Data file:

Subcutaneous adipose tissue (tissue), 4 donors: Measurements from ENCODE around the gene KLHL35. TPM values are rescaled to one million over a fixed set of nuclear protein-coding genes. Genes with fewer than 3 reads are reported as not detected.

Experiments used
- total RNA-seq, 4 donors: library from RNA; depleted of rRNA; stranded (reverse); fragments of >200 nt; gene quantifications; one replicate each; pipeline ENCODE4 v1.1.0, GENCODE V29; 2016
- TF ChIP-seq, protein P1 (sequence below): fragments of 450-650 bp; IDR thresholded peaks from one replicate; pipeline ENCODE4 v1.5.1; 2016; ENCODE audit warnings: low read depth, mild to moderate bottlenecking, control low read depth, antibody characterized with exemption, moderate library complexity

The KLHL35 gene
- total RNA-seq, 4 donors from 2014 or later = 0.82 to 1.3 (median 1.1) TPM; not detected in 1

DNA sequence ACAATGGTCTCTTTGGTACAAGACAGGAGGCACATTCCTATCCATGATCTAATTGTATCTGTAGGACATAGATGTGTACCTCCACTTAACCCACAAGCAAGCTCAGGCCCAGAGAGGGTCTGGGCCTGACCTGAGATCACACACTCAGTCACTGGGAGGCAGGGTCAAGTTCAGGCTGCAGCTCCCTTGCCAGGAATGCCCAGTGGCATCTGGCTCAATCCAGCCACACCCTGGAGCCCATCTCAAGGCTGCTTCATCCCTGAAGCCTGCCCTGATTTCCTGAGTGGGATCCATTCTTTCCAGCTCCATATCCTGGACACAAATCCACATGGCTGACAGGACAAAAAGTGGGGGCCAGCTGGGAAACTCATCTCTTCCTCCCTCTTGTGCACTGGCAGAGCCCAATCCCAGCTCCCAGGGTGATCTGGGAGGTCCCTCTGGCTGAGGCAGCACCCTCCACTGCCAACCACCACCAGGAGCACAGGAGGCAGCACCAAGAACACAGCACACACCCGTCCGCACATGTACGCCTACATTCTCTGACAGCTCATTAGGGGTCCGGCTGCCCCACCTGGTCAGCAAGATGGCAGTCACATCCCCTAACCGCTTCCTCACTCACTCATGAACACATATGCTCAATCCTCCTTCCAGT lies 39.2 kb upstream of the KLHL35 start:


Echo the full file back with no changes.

Subcutaneous adipose tissue (tissue), 4 donors: Measurements from ENCODE around the gene KLHL35. TPM values are rescaled to one million over a fixed set of nuclear protein-coding genes. Genes with fewer than 3 reads are reported as not detected.

Experiments used
- total RNA-seq, 4 donors: library from RNA; depleted of rRNA; stranded (reverse); fragments of >200 nt; gene quantifications; one replicate each; pipeline ENCODE4 v1.1.0, GENCODE V29; 2016
- TF ChIP-seq, protein P1 (sequence below): fragments of 450-650 bp; IDR thresholded peaks from one replicate; pipeline ENCODE4 v1.5.1; 2016; ENCODE audit warnings: low read depth, mild to moderate bottlenecking, control low read depth, antibody characterized with exemption, moderate library complexity

The KLHL35 gene
- total RNA-seq, 4 donors from 2014 or later = 0.82 to 1.3 (median 1.1) TPM; not detected in 1

DNA sequence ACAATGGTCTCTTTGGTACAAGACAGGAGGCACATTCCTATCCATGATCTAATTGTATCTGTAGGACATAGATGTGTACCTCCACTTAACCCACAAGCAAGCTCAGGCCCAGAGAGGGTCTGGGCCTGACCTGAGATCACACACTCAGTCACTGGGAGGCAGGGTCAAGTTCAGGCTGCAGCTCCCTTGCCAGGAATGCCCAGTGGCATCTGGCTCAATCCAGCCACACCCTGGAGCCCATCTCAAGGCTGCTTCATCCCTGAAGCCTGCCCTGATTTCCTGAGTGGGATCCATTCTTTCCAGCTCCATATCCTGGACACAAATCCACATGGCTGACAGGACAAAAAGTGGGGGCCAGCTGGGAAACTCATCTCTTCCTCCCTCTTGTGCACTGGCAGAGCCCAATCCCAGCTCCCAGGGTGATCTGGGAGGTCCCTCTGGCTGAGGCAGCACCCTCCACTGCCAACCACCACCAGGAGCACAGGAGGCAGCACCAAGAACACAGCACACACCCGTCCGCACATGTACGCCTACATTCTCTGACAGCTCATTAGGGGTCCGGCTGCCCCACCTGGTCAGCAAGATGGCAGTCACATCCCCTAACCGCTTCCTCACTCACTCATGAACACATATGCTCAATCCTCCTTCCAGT lies 39.2 kb upstream of the KLHL35 start: